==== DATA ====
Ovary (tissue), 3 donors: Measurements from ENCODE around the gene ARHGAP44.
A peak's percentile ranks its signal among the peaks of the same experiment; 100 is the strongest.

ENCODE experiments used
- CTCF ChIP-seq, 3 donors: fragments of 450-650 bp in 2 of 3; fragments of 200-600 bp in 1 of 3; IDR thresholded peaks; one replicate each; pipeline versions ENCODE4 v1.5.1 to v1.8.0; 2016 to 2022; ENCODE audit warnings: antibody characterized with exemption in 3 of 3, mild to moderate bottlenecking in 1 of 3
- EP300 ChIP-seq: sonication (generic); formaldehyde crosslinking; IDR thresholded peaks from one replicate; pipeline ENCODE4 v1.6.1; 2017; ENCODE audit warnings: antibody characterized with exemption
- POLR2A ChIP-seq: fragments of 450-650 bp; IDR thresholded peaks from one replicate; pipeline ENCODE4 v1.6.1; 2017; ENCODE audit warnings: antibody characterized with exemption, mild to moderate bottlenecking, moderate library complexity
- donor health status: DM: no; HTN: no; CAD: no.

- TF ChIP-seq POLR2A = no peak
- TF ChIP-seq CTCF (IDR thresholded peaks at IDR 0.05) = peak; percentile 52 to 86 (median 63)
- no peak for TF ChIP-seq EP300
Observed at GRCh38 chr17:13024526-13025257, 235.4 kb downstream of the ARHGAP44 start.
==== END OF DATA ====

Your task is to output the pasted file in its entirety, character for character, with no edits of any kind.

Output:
Ovary (tissue), 3 donors: Measurements from ENCODE around the gene ARHGAP44.
A peak's percentile ranks its signal among the peaks of the same experiment; 100 is the strongest.

ENCODE experiments used
- CTCF ChIP-seq, 3 donors: fragments of 450-650 bp in 2 of 3; fragments of 200-600 bp in 1 of 3; IDR thresholded peaks; one replicate each; pipeline versions ENCODE4 v1.5.1 to v1.8.0; 2016 to 2022; ENCODE audit warnings: antibody characterized with exemption in 3 of 3, mild to moderate bottlenecking in 1 of 3
- EP300 ChIP-seq: sonication (generic); formaldehyde crosslinking; IDR thresholded peaks from one replicate; pipeline ENCODE4 v1.6.1; 2017; ENCODE audit warnings: antibody characterized with exemption
- POLR2A ChIP-seq: fragments of 450-650 bp; IDR thresholded peaks from one replicate; pipeline ENCODE4 v1.6.1; 2017; ENCODE audit warnings: antibody characterized with exemption, mild to moderate bottlenecking, moderate library complexity
- donor health status: DM: no; HTN: no; CAD: no.

- TF ChIP-seq POLR2A = no peak
- TF ChIP-seq CTCF (IDR thresholded peaks at IDR 0.05) = peak; percentile 52 to 86 (median 63)
- no peak for TF ChIP-seq EP300
Observed at GRCh38 chr17:13024526-13025257, 235.4 kb downstream of the ARHGAP44 start.